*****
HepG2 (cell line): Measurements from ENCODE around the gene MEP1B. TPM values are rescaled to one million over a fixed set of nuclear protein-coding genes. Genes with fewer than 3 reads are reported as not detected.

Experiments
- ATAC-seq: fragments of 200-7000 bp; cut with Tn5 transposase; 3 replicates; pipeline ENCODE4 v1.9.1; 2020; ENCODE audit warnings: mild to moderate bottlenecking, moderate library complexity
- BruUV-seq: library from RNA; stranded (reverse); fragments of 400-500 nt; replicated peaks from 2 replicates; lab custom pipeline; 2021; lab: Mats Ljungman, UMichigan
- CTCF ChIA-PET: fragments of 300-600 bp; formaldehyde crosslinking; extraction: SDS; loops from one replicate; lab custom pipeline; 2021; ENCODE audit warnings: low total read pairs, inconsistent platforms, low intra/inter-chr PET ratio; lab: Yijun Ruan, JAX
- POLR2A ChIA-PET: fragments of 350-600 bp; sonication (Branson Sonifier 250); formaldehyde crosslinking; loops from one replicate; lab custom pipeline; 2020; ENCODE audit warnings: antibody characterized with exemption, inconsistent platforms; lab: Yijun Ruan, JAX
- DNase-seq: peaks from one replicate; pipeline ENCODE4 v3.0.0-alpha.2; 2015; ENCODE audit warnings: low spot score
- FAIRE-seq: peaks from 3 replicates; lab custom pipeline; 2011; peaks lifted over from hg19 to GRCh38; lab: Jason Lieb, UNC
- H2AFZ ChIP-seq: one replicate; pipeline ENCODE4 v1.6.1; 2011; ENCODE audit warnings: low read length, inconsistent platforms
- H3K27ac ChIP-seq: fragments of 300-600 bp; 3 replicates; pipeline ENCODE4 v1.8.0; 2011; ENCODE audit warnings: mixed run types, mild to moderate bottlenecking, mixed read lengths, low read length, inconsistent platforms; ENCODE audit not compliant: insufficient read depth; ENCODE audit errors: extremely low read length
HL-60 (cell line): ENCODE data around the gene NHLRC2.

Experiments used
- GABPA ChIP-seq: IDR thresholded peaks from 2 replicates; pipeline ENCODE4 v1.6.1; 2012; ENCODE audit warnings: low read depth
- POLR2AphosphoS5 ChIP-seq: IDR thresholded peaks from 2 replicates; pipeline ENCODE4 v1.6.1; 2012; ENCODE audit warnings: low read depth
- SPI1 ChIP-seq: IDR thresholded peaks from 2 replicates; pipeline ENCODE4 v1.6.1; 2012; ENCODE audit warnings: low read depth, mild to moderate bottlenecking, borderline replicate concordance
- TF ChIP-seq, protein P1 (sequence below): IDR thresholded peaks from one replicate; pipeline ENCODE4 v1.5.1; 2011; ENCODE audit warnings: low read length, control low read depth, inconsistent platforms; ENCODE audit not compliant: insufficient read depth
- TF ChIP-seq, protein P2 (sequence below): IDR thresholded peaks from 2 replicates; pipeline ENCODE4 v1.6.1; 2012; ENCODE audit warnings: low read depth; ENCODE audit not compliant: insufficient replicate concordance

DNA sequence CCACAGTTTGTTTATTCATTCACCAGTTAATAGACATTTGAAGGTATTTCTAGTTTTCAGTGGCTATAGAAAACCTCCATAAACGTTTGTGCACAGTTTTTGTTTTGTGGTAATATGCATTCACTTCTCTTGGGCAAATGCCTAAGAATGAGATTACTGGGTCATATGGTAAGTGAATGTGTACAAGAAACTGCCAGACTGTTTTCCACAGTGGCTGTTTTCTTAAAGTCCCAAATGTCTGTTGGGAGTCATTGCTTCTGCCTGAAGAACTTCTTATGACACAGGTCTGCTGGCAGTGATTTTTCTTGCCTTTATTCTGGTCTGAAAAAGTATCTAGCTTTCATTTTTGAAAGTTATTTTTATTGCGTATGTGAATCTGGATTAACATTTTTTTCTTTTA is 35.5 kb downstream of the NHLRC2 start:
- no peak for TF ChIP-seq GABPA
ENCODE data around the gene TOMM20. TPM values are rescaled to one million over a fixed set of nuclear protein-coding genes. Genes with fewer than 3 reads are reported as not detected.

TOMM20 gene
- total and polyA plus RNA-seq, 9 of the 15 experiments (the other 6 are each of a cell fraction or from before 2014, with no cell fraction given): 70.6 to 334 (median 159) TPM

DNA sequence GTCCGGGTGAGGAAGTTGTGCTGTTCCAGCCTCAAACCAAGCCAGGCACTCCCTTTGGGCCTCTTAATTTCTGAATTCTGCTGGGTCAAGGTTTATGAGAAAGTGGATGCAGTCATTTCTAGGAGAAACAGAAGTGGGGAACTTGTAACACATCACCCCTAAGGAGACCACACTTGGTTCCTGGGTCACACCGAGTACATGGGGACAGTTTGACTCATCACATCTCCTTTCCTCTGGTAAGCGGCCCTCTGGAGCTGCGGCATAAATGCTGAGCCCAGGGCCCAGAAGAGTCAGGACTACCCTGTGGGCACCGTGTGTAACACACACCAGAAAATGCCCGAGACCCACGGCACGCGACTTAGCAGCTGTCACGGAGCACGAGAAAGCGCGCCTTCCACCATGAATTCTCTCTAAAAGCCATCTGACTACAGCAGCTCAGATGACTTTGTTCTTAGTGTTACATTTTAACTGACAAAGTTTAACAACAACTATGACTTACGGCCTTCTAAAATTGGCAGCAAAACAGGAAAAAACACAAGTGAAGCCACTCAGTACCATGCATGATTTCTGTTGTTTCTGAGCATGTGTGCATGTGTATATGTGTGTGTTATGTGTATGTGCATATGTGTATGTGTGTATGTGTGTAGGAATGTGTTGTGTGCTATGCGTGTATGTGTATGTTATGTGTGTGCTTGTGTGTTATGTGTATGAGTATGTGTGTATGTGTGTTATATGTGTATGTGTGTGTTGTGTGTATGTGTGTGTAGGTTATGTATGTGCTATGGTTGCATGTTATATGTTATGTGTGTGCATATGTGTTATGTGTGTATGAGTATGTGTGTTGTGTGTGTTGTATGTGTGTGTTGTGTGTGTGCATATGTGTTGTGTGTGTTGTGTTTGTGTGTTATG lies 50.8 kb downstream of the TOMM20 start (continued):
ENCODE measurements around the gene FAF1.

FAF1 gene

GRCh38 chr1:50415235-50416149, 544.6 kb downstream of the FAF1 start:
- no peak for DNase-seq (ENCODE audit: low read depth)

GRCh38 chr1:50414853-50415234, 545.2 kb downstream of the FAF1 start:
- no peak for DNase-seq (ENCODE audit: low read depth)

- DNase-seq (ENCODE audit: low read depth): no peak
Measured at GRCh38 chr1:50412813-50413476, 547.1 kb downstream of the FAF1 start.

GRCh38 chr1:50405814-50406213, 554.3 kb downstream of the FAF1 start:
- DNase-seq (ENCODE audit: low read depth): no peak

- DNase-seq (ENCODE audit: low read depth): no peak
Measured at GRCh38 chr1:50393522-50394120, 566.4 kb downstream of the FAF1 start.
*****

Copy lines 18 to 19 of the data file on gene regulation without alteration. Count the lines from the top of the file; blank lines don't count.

DNA sequence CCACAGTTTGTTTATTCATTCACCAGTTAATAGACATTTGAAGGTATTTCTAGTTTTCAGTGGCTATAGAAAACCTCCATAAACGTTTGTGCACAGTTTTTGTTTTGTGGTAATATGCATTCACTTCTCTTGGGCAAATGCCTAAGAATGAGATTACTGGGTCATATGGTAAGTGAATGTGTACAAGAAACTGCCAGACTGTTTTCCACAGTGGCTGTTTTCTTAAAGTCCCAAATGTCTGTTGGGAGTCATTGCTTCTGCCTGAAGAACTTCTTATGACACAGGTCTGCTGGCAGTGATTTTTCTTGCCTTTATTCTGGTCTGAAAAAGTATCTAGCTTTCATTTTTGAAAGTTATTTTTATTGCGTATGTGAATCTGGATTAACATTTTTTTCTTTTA is 35.5 kb downstream of the NHLRC2 start:
- no peak for TF ChIP-seq GABPA